Sunday, November 21, 2010

Guest Post: New Report Cards

(re-posted from Parenting is Political.)

New Report Cards—Progress?

Readers of this blog may recall that several months ago, I reviewed the Toronto District School Board's new, purportedly jargon-free, parent-friendly report card, piloted in 19 schools last June. (See post here.) This November we are seeing the results of yet another reform of the report card system, this one a province-wide initiative to replace the fall graded report card with an ungraded "Elementary Progress Report Card." The progress report was spearheaded by teachers who complained that November is too soon to come up with letter grades for students. According to ministry of education literature, the advantage of the progress report is that it provides, in a greatly expanded section, detailed information about a student's work habits—for instance, Responsibility, Organization, Collaboration—skills which the ministry considers to be more reliable indicators of student success (or lack thereof) than grades in the early part of the year. The brochure accompanying the new report card explains that with respect to specific subjects, the progress report offers personalized comments about a student's "progress towards" (as opposed to "achievement of") grade-level curriculum standards. Thus, in the subject section of the new report, grades are replaced by three categories: "progressing with difficulty," "progressing well," and "progressing very well."

So, do these progress reports, sent home in our case on November 16, actually represent "progress" for parents and students? My answer, and that of my kids, is an ambivalent yes and no.

Initially, my daughters were opposed to the ungraded report cards; in their view grades, and grades alone, tell you how well you're doing at school. I've always told them that marks don't matter all that much, that learning is what is important. In fact, although they've always been excellent students, I did not even let them see their report cards until Grade 3 (when they put their foot down and demanded to read them). But while I was attempting to de-emphasize grades, the school and teachers were succeeding in teaching them a different lesson: grades do matter, they matter more than almost anything else. For the past three years, virtually everything my daughters have produced for school, both in the classroom and at home—including notes in their workbooks, artwork, math desk work and homework, grammar exercises, and dramatic performances—has been graded. In my opinion, this mania for grading has several deleterious effects, not the least of which is the way it discourages children from experimenting or trying new things. But that is a subject for another post. For the moment, suffice it to say that given teachers' penchant for grading everything they do, my daughters could be forgiven for concluding that grades are indeed the point of education.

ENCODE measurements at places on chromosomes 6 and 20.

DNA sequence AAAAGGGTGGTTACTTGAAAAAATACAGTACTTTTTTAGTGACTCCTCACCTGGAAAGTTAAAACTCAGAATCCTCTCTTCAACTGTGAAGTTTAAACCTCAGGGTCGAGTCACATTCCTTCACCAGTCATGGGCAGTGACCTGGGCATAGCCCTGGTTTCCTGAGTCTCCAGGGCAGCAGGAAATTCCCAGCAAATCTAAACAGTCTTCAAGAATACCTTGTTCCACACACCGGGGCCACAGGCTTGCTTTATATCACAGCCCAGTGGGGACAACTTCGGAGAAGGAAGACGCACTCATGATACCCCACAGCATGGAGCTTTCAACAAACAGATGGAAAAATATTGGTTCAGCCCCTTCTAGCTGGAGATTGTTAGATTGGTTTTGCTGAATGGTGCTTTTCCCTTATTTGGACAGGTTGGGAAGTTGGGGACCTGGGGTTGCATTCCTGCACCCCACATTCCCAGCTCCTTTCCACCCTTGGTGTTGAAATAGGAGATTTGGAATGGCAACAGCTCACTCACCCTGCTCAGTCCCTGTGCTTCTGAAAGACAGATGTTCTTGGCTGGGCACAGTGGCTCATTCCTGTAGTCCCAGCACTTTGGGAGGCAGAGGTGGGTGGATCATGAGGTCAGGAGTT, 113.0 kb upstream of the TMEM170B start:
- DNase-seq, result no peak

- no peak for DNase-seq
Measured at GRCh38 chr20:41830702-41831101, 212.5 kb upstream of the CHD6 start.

So the girls' initial disappointment with the lack of grades was understandable. Interestingly, however, as they read through the new report cards, they seemed to enjoy not seeing letter grades. It was a change, a relief perhaps, and it led them to the comments, which previously they had dismissed as irrelevant.

But, being savvy readers-between-the-lines, they immediately noted that the new categories—"progressing with difficulty," "progressing well," and "progressing very well"—could be easily correlated to grades, and that the comments, while marginally more personalized, still had a cookie-cutter feel to them, and were consequently not particularly revealing of their specific strengths and weaknesses.

My own take on the new report cards is nearly as ambivalent as that of my daughters. I do find the "progress" reports, with their detailed comments in both the work habits and subject sections, slightly more helpful than graded reports in conveying a sense of how my daughters are doing. I've heard parents complain that grades give them a truer picture of how their child is faring academically, and prevent any potential surprises come February, when the first graded report card is sent home. I don't think this is a valid concern: in our school, and I suspect in a majority of schools in the TDSB, practically every quiz, assignment or test, has to be signed by the parent and returned to the teacher, so how could there be any surprises?

My problem with the new report cards is, on the contrary, that they do not, in the end, constitute an alternative to graded reports. I think the ministry of education is trying to have it both ways. On the one hand it seems to be trying to de-emphasize grades, and direct parents' attention to what it deems most important at this point in the school year: work habits. But on the other hand, the new "progress" categories in effect re-introduce grades through the back door. It is also somewhat disingenuous to proclaim that grades don't matter in the first term, but are useful and necessary in the second or third terms. I'm sure I'm in a minority here, but I'd be happy if there were no grades in elementary school, full stop. Then perhaps it would not be an uphill battle to convince my daughters that learning—challenging oneself, thinking critically, experimenting—is the point of education, not grades. But if the ministry and school boards are going to commit to grades, I see little point in committing to them two thirds of the time, as they have chosen to do.